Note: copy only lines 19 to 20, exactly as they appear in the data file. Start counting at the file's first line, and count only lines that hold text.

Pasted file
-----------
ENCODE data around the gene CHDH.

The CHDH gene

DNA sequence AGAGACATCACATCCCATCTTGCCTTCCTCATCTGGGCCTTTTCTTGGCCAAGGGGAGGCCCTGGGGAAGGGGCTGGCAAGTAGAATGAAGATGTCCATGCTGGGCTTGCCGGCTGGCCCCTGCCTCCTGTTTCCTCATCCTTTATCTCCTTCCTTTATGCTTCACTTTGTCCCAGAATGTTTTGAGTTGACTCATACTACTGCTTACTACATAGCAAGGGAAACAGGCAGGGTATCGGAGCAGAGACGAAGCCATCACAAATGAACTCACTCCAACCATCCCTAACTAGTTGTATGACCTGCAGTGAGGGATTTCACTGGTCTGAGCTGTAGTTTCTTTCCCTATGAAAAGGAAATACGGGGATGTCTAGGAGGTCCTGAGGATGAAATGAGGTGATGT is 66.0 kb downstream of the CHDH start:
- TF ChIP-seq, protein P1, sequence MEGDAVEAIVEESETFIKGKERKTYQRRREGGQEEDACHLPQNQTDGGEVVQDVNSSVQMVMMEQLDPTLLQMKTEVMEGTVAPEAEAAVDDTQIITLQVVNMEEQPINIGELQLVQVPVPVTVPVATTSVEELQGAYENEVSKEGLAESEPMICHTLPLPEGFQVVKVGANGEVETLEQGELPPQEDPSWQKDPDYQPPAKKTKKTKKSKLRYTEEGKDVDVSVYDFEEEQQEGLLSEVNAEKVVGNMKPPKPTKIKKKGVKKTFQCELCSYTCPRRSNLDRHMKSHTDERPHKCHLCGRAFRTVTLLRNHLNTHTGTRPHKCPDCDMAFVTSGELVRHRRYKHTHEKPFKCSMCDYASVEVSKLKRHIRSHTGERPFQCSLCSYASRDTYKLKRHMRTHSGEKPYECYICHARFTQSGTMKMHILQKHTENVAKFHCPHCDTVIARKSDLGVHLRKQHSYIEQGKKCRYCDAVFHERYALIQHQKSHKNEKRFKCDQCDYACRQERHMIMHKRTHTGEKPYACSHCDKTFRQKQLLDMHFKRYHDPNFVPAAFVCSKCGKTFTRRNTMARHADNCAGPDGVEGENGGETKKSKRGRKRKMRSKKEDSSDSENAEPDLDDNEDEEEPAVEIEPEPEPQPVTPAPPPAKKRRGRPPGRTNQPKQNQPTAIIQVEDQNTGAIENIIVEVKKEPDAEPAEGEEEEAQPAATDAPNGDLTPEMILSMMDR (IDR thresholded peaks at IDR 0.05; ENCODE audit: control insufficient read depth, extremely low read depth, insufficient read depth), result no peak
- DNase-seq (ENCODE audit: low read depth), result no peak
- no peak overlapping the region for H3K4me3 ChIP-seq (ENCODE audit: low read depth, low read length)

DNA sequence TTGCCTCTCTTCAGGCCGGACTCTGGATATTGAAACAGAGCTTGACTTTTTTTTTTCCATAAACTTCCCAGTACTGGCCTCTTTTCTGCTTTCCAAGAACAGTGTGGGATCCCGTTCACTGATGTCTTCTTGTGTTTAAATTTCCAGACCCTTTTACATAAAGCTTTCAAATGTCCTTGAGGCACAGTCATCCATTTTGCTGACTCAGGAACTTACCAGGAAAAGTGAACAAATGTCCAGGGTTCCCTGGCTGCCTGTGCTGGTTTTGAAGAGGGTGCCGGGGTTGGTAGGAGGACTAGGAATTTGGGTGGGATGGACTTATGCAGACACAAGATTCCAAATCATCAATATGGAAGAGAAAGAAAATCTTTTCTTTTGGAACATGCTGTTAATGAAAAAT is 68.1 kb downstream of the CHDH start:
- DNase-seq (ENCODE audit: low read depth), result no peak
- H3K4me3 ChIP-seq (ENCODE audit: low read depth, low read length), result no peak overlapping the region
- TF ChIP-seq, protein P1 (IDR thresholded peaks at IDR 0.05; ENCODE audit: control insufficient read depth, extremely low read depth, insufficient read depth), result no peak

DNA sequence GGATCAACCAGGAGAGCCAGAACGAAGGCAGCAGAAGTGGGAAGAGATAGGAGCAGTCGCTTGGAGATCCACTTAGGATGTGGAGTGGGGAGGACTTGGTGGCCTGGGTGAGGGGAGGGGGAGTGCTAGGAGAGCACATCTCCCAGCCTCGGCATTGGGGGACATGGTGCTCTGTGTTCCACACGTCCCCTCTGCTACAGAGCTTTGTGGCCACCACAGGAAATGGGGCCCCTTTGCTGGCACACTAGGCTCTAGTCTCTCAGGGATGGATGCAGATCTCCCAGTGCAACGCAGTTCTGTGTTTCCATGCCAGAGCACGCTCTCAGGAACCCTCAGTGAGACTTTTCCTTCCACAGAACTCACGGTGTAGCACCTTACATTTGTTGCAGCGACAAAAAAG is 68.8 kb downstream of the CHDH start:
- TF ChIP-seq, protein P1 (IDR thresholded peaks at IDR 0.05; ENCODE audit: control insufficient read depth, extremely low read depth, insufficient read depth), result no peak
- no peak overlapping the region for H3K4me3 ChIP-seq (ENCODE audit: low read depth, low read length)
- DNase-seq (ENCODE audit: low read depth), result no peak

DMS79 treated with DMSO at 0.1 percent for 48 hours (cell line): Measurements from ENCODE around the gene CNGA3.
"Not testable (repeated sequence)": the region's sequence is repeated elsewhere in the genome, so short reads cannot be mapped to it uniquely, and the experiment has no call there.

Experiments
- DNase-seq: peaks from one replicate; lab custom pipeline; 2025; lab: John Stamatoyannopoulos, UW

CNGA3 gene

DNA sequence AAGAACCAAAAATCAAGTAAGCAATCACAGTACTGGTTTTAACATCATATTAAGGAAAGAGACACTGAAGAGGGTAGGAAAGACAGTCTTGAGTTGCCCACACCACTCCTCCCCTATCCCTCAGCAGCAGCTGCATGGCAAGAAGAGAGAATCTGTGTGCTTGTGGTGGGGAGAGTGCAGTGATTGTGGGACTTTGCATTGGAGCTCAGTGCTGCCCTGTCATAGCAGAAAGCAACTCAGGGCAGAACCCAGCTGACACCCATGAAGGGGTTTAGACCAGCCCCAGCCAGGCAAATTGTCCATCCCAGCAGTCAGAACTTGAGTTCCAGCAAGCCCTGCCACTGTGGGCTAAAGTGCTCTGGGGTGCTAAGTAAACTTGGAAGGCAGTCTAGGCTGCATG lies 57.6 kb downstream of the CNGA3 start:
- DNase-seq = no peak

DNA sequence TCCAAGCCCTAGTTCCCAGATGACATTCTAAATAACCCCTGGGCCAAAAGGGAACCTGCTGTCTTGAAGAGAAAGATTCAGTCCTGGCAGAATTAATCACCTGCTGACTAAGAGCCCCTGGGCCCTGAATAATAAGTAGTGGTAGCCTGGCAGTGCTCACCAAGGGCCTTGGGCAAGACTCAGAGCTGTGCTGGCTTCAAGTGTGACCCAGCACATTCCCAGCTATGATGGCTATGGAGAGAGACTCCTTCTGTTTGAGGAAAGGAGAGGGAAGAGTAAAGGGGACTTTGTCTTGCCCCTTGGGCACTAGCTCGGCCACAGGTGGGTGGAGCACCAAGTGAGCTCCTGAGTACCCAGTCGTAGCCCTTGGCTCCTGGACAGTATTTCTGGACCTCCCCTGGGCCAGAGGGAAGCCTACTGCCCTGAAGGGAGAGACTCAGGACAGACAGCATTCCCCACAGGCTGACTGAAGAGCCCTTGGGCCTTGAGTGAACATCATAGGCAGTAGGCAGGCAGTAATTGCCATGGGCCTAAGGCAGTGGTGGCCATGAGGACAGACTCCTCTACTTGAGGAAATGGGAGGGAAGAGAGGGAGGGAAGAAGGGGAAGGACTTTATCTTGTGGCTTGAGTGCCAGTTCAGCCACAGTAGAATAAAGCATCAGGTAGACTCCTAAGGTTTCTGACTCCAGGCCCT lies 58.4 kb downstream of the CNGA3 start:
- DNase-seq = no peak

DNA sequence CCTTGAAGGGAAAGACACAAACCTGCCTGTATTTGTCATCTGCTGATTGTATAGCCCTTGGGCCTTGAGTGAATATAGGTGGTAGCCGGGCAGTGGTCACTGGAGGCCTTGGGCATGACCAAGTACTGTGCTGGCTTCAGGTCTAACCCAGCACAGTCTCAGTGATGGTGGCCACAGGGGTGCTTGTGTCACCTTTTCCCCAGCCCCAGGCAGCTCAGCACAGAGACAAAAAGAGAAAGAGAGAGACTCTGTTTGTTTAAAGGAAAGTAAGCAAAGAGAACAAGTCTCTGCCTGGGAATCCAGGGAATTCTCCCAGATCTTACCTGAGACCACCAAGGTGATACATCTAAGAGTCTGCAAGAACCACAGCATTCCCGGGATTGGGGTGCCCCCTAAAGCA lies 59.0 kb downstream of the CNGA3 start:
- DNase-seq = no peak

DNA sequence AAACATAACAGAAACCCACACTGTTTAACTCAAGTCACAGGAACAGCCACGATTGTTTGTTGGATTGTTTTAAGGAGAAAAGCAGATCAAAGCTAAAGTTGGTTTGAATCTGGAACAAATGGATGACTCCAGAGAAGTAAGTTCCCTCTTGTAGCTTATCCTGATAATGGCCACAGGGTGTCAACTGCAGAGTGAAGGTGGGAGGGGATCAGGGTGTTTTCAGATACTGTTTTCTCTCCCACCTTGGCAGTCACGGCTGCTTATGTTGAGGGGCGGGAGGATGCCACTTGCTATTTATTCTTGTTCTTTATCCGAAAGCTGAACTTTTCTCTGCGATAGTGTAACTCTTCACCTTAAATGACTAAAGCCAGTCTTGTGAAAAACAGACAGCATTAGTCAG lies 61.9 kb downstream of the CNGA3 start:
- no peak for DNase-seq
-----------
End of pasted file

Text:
CNGA3 gene

DNA sequence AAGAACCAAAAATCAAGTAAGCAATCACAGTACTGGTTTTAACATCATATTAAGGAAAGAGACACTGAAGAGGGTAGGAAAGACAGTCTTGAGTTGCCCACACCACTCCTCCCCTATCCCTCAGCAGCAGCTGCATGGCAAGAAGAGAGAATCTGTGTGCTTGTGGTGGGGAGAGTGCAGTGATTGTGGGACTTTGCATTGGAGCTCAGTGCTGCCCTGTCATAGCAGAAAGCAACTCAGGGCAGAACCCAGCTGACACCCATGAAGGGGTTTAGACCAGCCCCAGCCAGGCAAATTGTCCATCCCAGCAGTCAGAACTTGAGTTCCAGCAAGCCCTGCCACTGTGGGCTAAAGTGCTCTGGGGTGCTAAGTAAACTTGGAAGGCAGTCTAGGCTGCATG lies 57.6 kb downstream of the CNGA3 start: